Would the water remain in lquid form?

1. Jul 16, 2013

willstaruss22

Lets say Earths atmospheric pressure was reduced to 0.10 bar which is 10% Earths atmospheric pressure. The boiling point at this pressure is 113 degrees F. Due to the atmosphere being thinner there is a greater temperature difference with higher highs and lower lows in a 24 hour period.
Lets say in a large area over the pacific ocean the air temperature in the day time reaches 130 degrees F and the temperature in the night time reaches 60 degrees F. This temperature difference is over a 24 hour period over a body of water. Would the oceans reach boiling point given the atmosphere is reaching above the boiling point for the given atmospheric pressure or will it remain a constant liquid because of the lower temperature?

Last edited: Jul 16, 2013
2. Jul 16, 2013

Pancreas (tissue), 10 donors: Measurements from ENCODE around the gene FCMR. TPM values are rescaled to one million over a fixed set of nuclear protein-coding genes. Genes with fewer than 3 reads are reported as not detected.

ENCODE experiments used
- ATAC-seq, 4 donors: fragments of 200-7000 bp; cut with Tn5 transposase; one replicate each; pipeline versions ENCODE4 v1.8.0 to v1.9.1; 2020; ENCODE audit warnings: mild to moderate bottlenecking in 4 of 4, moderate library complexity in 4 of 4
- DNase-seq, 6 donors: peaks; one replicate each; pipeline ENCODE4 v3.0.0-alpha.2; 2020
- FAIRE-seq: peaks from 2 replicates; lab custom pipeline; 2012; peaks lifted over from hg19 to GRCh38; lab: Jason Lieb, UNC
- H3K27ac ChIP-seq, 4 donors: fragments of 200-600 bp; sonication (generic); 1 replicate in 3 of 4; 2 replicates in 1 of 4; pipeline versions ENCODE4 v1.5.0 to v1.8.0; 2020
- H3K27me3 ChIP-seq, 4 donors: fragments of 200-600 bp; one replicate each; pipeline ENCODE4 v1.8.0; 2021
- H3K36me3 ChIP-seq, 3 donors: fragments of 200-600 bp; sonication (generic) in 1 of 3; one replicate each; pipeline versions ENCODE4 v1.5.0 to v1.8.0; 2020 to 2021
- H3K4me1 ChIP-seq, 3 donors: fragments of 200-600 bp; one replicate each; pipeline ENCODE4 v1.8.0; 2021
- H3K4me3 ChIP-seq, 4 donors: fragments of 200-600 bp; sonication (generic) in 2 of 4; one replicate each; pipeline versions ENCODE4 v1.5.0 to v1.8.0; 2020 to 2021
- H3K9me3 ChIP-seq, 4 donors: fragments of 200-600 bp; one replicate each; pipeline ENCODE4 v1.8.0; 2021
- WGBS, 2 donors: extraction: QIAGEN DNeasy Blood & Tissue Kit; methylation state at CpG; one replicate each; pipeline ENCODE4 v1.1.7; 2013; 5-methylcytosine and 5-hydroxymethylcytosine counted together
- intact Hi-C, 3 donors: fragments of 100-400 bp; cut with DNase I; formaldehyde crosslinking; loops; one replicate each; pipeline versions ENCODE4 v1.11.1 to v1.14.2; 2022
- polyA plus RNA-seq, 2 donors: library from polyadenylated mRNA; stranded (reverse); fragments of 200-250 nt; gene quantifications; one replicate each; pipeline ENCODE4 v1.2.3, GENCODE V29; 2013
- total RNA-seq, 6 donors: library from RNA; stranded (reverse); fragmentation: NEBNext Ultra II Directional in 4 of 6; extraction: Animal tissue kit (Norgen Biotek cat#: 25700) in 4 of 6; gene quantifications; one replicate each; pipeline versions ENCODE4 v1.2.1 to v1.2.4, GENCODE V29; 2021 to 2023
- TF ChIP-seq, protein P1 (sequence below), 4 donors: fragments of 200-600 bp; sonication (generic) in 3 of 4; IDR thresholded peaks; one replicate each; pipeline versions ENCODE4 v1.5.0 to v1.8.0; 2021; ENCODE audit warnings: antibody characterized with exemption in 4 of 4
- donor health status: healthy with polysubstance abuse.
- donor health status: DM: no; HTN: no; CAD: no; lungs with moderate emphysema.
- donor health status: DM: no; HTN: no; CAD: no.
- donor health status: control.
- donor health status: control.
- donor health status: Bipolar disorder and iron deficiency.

willem2

You can't get such a large temperature difference above the ocean. At daytime the sun will shine into the water, and it will have to heat a layer some tens of meters thick. Evaporation will limit the temperature rise also. Even with the sun directly overhead and all energy going into evaporation., you can only evaporate 1.6 mm/hour. ( 1kw/m^2 sunshine and 2.26 MJ/kg to evaporate water)

rapid cooling at night over a warm ocean will surely produce clouds or fog.

3. Jul 16, 2013

willstaruss22

Even with an atmosphere 10% as thick as Earths the temperature difference wont be as big? I always thought that there would be bigger highs and lows with a thinner atmosphere.

4. Jul 16, 2013

willem2

But to get the air above the ocean to heat up, you've got to heat up the ocean first, and the heat capacity of the ocean hasn't changed.

5. Jul 16, 2013

flatmaster

Would a change in atmospheric pressure change the latent heat of vaporization of the water?

6. Jul 17, 2013

willstaruss22

So basically the ocean would remain liquid even with an atmosphere this thin? Interesting and i also forgot that there is alot of water to heat up.